(The Scharfman Organization did not respond to phone messages left at its Westchester County office number.)
HRI has identified more than 1,000 buildings that had received J-51 benefits which had unregistered apartments in 2016. In more than 95 percent of cases where landlords later re-established them as rent-stabilized, Carr says, they scheme-swapped — re-registering the apartments at the illegally deregulated rent levels. The result, he adds, is that those apartments are now “rent-stabilized in name only.”
The method by which landlords are supposed to set re-regulated rents is complicated: For buildings that already had some legally deregulated apartments when they started receiving J-51 benefits, the rent in those units can be raised above the last previously registered amount by adding vacancy bonuses, increases for apartment renovations, and other legal charges.
But one thing is for certain: The state Division of Housing and Community Renewal flatly states in its J-51 FAQ that “the legal regulated rent to be registered cannot exceed the actual rent being paid by the tenant.” So while it’s hard to determine precisely where rent should be set for a re-regulated apartment, at most it should be the rent the current tenant is paying — meaning setting “legal” registered rents higher than tenants’ preferential rents, as the West 176th Street lease shows, is undeniably illegal.
“That’s the smoking gun,” says Carr.
DHCR insists it is enforcing the law. “We have zero tolerance for landlords who are trying to game the system by benefiting from the J-51 New York City–administered tax abatement and not registering their apartments as rent-regulated,” state Homes and Community Renewal spokesperson Charni Sochet told the Voice. As for setting rents too high on re-registered apartments, DHCR indicated that it can impose penalties on landlords who violate the law.
The state agency, however, has long had a reputation for weak enforcement. Until the creation of its Tenant Protection Unit in 2012, it only investigated whether apartments had illegally high rents if the tenant filed an overcharge complaint. But if landlords ceased to register apartments, they didn’t have to report rents to the state at all — making it nearly impossible for new tenants to tell if they were being overcharged.
“The DHCR is imposing, in most cases, no penalty for failure to register. That’s the real bottom-line problem here,” says tenant lawyer David Hershey-Webb, who says he has numerous cases involving scheme-swapped apartments.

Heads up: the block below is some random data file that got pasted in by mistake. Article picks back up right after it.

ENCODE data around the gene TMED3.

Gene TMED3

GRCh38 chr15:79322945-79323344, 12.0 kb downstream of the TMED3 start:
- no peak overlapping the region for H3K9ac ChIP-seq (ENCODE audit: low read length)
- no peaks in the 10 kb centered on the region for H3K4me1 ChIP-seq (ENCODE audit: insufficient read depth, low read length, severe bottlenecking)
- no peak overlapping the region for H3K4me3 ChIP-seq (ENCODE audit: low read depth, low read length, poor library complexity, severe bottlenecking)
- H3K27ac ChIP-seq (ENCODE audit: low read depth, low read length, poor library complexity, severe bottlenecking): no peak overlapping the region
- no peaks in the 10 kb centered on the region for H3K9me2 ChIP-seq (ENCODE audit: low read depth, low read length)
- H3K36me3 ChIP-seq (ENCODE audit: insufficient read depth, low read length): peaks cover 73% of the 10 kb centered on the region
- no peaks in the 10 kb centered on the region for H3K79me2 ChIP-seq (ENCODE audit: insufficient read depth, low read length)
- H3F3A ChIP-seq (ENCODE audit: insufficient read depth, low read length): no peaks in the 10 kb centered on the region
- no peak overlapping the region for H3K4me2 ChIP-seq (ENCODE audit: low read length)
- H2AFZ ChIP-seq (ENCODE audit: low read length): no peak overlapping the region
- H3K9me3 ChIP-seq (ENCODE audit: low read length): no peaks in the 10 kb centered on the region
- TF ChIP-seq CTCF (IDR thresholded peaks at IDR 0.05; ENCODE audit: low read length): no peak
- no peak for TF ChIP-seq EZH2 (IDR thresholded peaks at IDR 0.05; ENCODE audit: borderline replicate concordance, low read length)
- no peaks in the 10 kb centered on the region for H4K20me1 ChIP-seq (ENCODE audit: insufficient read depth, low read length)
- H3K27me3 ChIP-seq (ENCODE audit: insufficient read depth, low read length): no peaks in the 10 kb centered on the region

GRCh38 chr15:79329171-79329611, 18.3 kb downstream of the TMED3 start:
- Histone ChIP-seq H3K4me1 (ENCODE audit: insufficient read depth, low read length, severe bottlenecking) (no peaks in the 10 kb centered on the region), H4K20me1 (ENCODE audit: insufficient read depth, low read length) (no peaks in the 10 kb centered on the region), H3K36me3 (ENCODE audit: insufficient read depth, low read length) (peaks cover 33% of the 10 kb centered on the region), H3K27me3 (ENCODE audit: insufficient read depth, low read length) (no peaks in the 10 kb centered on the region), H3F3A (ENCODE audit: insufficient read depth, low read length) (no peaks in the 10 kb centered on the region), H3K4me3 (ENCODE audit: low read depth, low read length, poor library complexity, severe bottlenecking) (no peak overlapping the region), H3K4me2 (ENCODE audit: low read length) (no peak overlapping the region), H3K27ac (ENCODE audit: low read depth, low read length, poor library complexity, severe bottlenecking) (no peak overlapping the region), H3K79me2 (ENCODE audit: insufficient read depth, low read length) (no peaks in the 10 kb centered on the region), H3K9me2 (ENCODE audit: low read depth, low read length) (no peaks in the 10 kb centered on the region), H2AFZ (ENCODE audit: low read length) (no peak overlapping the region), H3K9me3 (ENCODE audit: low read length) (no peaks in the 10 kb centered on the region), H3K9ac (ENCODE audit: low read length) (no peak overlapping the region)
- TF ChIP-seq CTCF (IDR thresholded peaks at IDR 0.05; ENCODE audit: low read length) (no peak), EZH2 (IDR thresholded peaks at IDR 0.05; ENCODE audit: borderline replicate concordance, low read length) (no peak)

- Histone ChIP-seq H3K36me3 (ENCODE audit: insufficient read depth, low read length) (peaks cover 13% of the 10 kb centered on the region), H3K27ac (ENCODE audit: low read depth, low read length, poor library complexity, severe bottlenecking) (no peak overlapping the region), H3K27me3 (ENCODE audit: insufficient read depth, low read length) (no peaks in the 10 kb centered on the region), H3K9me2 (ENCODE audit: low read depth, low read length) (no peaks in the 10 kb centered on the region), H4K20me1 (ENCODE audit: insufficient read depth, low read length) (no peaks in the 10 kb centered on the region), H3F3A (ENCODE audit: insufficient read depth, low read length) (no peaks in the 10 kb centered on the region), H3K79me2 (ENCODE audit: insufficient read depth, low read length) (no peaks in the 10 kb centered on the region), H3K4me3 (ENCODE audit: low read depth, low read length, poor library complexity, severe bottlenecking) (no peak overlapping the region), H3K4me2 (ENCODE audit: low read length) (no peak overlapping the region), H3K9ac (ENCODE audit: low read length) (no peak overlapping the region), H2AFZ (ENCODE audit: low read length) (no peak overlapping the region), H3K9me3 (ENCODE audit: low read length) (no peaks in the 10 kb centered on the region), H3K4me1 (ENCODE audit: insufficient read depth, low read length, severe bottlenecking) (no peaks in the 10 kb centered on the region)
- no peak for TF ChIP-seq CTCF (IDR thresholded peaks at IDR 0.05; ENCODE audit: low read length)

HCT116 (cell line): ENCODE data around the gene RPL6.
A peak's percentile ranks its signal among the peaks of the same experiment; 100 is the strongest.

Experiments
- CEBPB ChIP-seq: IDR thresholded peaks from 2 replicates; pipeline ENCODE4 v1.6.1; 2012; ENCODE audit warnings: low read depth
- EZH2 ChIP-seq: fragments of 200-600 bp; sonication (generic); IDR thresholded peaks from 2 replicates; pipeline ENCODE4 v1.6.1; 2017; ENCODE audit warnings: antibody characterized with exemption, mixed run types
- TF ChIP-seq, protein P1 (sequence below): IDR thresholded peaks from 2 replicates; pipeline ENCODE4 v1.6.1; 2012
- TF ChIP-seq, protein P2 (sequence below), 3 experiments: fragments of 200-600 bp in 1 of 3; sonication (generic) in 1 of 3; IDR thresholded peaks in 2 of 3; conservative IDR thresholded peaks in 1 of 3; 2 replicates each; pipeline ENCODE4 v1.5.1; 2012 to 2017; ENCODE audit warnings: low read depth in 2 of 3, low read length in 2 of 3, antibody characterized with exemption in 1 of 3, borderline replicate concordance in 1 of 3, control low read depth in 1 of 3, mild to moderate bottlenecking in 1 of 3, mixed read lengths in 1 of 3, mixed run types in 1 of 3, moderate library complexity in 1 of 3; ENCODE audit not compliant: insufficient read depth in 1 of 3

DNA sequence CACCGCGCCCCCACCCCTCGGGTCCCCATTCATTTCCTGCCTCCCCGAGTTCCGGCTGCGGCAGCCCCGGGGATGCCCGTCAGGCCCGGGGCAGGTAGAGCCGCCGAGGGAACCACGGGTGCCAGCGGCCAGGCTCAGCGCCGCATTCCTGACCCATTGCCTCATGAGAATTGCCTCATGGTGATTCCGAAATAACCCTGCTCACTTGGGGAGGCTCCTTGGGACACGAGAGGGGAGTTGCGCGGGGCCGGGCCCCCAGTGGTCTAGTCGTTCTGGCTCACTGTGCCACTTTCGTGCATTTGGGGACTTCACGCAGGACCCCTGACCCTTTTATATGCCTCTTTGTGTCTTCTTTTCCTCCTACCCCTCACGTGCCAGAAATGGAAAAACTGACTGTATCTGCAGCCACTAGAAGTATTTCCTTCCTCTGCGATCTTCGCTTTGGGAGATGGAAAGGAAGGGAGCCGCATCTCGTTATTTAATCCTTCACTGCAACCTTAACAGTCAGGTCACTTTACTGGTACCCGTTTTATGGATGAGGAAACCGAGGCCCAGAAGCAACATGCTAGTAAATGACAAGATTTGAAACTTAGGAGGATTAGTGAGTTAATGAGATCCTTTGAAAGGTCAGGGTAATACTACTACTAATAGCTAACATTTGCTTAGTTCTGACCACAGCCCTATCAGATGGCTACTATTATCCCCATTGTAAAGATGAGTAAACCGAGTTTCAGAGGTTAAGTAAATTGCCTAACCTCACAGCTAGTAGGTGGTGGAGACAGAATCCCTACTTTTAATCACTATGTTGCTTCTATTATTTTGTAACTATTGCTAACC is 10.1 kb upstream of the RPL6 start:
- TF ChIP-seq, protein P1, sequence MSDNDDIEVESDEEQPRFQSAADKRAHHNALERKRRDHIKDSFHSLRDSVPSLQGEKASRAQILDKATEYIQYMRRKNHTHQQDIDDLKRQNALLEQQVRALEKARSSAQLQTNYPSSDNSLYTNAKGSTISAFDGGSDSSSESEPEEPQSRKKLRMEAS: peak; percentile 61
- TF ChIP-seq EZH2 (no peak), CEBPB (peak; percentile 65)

The state housing agency says it is working to crack down on J-51 abuses. It says the Tenant Protection Unit analyzed rent-registration data to identify units that appeared to have disappeared from the registration rolls, including apartments receiving the J-51 benefit, and told their landlords that they had to either re-register them or document that they were lawfully deregulated. It adds that its Office of Rent Administration and statistical analysis unit are “using data mining and creating algorithms” to look through the registration rolls to find irregularities that could show illegal overcharges and deregulation.
Tenant lawyers, though, say it’s hard to tell if the state is cracking down on scofflaw landlords when DHCR won’t even release the names of the landlords that were caught violating J-51 rules in the first place. Attorney Robert Grimble filed a request for the list of names under the state Freedom of Information Law, but says it was denied on the grounds that it would “interfere with law enforcement.”
In May, Grimble, Carr, and other lawyers filed suit against DHCR to demand those names. “The list is important because it will better allow tenants, tenant attorneys, and tenant advocacy groups like HRI to enforce the rent-stabilization requirements of J-51 buildings that no agency is currently enforcing,” says Shaina Weissman, an attorney with Grimble & LoGuidice. “This could ultimately result in thousands of illegally deregulated apartments being returned to rent stabilization.”
The J-51 fight is complicated by the fact that until 2009, DHCR allowed landlords to deregulate buildings receiving J-51 benefits, so long as the tax breaks were not the only reason the apartments had been regulated. But in that year, the state Court of Appeals ruled in favor of Stuyvesant Town/Peter Cooper Village tenants in the Roberts v. Tishman Speyer Properties case, who had sued their landlord, Tishman Speyer, after it raised rents in some apartments to more than $4,000 despite receiving J-51 benefits.